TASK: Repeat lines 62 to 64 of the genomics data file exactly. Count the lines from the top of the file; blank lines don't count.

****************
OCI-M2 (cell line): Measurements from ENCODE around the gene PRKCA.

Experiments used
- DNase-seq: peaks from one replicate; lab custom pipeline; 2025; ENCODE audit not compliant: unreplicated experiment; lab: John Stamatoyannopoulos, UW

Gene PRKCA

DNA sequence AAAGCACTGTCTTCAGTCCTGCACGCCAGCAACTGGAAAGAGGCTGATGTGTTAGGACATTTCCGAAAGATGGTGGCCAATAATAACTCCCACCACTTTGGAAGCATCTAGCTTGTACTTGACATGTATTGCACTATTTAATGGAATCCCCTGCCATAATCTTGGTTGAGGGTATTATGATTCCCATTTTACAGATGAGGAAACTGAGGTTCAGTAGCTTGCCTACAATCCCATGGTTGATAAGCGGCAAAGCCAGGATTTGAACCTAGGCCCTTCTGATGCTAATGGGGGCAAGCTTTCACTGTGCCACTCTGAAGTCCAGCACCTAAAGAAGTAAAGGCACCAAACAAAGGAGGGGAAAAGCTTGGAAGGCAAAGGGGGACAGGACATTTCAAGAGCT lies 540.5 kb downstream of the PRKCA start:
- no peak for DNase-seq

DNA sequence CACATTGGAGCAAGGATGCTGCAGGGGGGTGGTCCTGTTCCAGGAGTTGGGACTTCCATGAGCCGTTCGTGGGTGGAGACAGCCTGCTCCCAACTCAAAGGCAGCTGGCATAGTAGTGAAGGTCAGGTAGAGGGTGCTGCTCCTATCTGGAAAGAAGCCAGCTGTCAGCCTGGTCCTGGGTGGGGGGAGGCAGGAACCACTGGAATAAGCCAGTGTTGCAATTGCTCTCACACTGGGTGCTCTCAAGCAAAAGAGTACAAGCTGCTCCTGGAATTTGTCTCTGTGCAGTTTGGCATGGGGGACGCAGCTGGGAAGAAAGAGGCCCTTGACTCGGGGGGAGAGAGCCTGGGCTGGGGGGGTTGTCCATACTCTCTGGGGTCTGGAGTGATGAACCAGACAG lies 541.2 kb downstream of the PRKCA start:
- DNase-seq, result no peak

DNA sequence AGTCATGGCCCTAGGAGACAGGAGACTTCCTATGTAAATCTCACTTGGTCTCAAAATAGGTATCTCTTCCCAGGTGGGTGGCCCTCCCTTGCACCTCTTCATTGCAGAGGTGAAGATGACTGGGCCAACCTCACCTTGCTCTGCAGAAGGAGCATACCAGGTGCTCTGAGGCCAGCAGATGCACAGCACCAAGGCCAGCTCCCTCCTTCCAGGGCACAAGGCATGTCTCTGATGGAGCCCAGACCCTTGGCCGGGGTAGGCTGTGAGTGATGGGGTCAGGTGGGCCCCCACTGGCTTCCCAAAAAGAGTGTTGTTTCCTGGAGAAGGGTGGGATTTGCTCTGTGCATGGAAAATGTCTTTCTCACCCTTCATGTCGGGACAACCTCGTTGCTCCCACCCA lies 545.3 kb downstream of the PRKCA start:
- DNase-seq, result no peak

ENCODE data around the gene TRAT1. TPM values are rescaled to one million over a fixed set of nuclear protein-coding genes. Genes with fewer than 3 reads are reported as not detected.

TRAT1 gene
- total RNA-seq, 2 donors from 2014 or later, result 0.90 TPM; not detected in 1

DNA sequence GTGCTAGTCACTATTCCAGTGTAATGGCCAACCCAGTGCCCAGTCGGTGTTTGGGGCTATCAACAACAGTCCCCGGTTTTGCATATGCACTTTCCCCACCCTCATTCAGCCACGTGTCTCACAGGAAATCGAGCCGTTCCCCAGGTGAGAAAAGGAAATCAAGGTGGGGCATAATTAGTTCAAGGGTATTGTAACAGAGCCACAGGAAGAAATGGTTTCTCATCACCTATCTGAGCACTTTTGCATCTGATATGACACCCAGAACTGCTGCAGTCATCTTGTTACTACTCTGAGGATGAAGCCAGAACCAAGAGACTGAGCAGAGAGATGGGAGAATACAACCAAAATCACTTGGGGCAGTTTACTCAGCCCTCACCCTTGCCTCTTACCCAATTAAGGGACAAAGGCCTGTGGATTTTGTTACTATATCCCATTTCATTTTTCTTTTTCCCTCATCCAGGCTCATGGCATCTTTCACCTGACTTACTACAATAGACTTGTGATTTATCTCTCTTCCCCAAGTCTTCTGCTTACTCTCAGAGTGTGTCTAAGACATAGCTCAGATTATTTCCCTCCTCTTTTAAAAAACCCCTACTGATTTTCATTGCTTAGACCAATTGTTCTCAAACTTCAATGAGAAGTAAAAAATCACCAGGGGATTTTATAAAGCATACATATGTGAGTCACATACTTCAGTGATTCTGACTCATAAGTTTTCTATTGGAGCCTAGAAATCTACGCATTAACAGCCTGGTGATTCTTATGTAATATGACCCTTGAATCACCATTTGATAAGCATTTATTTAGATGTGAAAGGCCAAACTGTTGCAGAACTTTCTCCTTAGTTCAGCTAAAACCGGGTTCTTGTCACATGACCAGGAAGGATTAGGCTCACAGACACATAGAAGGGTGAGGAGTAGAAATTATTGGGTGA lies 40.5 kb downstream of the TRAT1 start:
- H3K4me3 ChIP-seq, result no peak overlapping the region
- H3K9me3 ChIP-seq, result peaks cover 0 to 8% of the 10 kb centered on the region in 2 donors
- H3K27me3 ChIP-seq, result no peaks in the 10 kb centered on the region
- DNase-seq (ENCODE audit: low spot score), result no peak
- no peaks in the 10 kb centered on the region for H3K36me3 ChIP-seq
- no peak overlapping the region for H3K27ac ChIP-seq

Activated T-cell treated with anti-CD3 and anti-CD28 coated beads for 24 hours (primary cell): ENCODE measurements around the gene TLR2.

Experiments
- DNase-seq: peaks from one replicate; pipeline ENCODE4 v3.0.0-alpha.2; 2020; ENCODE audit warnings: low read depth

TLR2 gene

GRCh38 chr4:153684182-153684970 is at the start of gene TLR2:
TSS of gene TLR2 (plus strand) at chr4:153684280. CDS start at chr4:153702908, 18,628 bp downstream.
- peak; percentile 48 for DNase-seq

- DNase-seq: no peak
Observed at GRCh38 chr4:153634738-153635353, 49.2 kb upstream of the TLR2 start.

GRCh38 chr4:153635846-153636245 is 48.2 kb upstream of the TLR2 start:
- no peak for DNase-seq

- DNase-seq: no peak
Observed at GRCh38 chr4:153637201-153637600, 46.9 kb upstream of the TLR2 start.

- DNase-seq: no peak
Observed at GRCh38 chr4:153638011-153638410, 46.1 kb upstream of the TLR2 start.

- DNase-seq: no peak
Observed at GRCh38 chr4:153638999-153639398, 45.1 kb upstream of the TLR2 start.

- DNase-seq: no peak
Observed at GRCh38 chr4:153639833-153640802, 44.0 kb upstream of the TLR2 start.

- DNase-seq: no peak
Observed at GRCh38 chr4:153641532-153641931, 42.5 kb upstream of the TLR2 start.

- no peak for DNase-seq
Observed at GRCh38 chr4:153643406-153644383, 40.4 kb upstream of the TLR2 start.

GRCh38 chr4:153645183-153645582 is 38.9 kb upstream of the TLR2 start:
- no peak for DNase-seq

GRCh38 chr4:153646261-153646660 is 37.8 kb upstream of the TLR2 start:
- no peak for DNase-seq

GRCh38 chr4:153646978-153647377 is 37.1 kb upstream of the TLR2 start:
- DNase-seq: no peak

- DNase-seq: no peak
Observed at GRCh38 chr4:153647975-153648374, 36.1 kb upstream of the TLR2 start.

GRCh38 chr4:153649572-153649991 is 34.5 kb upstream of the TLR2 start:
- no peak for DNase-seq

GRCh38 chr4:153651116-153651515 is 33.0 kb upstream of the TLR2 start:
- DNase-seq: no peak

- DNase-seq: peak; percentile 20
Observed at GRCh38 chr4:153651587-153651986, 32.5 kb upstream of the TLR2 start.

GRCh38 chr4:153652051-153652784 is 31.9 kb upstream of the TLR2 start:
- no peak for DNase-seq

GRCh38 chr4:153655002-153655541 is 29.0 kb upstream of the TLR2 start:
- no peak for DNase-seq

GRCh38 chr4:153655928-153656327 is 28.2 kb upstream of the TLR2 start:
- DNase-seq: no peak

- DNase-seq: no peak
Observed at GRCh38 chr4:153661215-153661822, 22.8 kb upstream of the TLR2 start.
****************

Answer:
GRCh38 chr4:153655928-153656327 is 28.2 kb upstream of the TLR2 start:
- DNase-seq: no peak

- DNase-seq: no peak